How to Identify Fake Gold Nuggets

Interested in investing in Gold? Be careful! It isn’t always easy to tell a gold nugget from a copper nugget that has been polished to shine just like real ones. And then there is Fool’s Gold; this is simply the name given to some naturally occurring minerals such as chalcopyrite, bismutite and iron pyrite that look a lot like unpolished gold to the unsuspecting eye.

But there are some ways of testing the nugget and find out if it really is what the seller says it is i.e. gold! And in case you still can’t figure it out, it is always a good idea to consult with a mineral and precious metals expert to help you make the right decision.

As a connoisseur of the finer things in life, Howard Fensterman has a passion for minerals and metals.

According to the professional lawyer and gemstone authority, Howard Fensterman offers the following few ways of ensuring the authenticity of your gold nuggets.

Real Gold Is Heavy

Gold has a specific gravity of 19.3 g; this simply means that it is 19.3 times heavier than a corresponding volume of water. A nugget made of any other metal will feel a lot lighter than a real gold nugget. So if you have ever handled gold, let your intuition guide you on this one. Or better yet, get a weighing scale!

It Always Looks Amazing

Hold the gold nugget under a lamp. Look at it from various angles, turn it around and examine it properly. The color and lustrous shine of a gold nugget remains uniform, but Fool’s Gold will show variations and get caught out! The uniformity in appearance is the secret to figuring out if you have a real gold nugget or not.

Gold is Tough

Try hammering a nail into the gold nugget. Don’t worry; if it really is gold, you don’t run the risk of damaging it.  Because if it cracks or crumbles away, it’s not gold.

Real gold can’t be broken away that easily, it may best or dent slightly but it sure won’t crumble under a hammer.

Do the Nitric Acid Test

This is the most effective, foolproof test we have to date. Drip just one drop of nitric acid (be careful) on the nugget. If it fizzes into green foam, it isn’t gold but copper instead. On the other hand, if the nugget is entirely unaffected by the nitric acid, the Gold Nugget is good.

The Last Word

As the value of gold continues to increase, so does the temptation for scoring a good deal on gold nuggets. Remember, if it sounds too good to be true, it probably is!

If you’d like to obtain more specific information about the qualities of gold, check out Howard’s article the history and scientific background of this amazing mineral.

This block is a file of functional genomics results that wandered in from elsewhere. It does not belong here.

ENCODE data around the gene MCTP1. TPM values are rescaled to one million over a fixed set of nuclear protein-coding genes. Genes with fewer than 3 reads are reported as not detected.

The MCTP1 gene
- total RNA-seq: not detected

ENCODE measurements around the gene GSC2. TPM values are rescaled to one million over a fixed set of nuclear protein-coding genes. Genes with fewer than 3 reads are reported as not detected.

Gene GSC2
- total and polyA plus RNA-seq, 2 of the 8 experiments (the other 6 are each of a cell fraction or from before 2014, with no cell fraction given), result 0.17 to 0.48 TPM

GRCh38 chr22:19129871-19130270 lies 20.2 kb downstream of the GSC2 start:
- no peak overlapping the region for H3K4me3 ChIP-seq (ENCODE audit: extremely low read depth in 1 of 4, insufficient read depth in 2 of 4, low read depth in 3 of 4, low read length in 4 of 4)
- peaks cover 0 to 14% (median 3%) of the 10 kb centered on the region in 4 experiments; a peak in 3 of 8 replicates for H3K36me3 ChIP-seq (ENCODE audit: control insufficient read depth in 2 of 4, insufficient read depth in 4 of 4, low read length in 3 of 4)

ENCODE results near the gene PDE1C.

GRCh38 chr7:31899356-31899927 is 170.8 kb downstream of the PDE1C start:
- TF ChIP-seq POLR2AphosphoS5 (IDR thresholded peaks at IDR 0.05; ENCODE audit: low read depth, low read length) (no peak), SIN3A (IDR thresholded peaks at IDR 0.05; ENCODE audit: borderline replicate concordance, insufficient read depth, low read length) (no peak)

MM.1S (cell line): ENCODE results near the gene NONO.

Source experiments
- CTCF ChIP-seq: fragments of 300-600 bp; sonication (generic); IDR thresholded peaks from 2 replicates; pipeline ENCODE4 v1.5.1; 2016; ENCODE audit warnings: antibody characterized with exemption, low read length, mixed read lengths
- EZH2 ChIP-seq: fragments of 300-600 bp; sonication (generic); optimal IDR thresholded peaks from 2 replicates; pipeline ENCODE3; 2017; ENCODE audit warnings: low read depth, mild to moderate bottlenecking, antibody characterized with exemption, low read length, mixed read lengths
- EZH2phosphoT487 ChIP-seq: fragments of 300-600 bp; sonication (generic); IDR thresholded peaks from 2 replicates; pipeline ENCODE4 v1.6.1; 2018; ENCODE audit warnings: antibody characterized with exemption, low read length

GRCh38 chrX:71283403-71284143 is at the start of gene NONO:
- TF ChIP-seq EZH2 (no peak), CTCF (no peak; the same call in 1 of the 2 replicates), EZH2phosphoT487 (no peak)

Classifications of Minerals and their Uses

Do you know that according to an estimate, each person living in the United States of America uses around three million pounds of metals, minerals, and rocks for one purpose or another?

While we know that minerals, metals and rocks are important parts of our daily lives, the figures are surprising, right?

Carl Ege from the Utah Geological Survey seemed to know this already. This is why, in his book “What are Minerals Used For?” he said that majority of people are not aware that minerals are important part of our everyday life.

Before we delve into the details of what role minerals play in our daily life and how they are used, let’s first understand what minerals basically are?

The Word Mineral

As we all know, the word ‘mineral’ is used in daily life for referring to two different substances; dietary minerals and elements that are found inside the earth. This article, however, is targeted towards the second type of minerals.

How Do We Define Minerals?

Minerals are natural, homogenous substances that have crystalline structure and are found inside the earth’s crust. In simple words, they can be understood as naturally occurring elements.

The International Mineralogical Association put forward a standard definition of minerals in 1965. According to it, “a mineral is a chemical compound or an element that is formed as a result of various geological processes and features a crystalline structure”.

The above given definition tells us that a naturally occurring substance must fulfill the following criteria in order to be considered as a mineral:

  • It is formed naturally, as a result of various geological processes. There is no such thing as a synthetic mineral. Even gemstones that are prepared in the lab are not considered minerals, for example cubic zirconia.
  • It occurs in solid state. A mineral does not exist in any other state, but solid only.
  • The crystalline structure is another criterion that a substance must fulfill in order to qualify as a mineral. Each type of mineral is formed by unique geometric arrangement of atoms that gives them a different crystal structure.
  • As DNA is the basic structure of human cells that differentiates each person form the other, a mineral is identified by its chemical composition. Each type of mineral features a unique chemical composition that differentiates it from other members of the mineral family.

How Do We Classify Minerals?

Mineral classification is a highly difficult process due to their abundance. A large numbers of minerals i.e. more than 4,600, according to the International Mineralogical Association, have already been discovered while the process of finding more is still going on.

For identification and classification of minerals, following characteristics are taken into account:

  • Color
  • Luster
  • Streak
  • Hardness i.e. its resistance to scratching
  • Density
  • Transparency or Clarity
  • Cleavage and fracture i.e. its breaking pattern; whether it breaks along smooth lines or unevenly.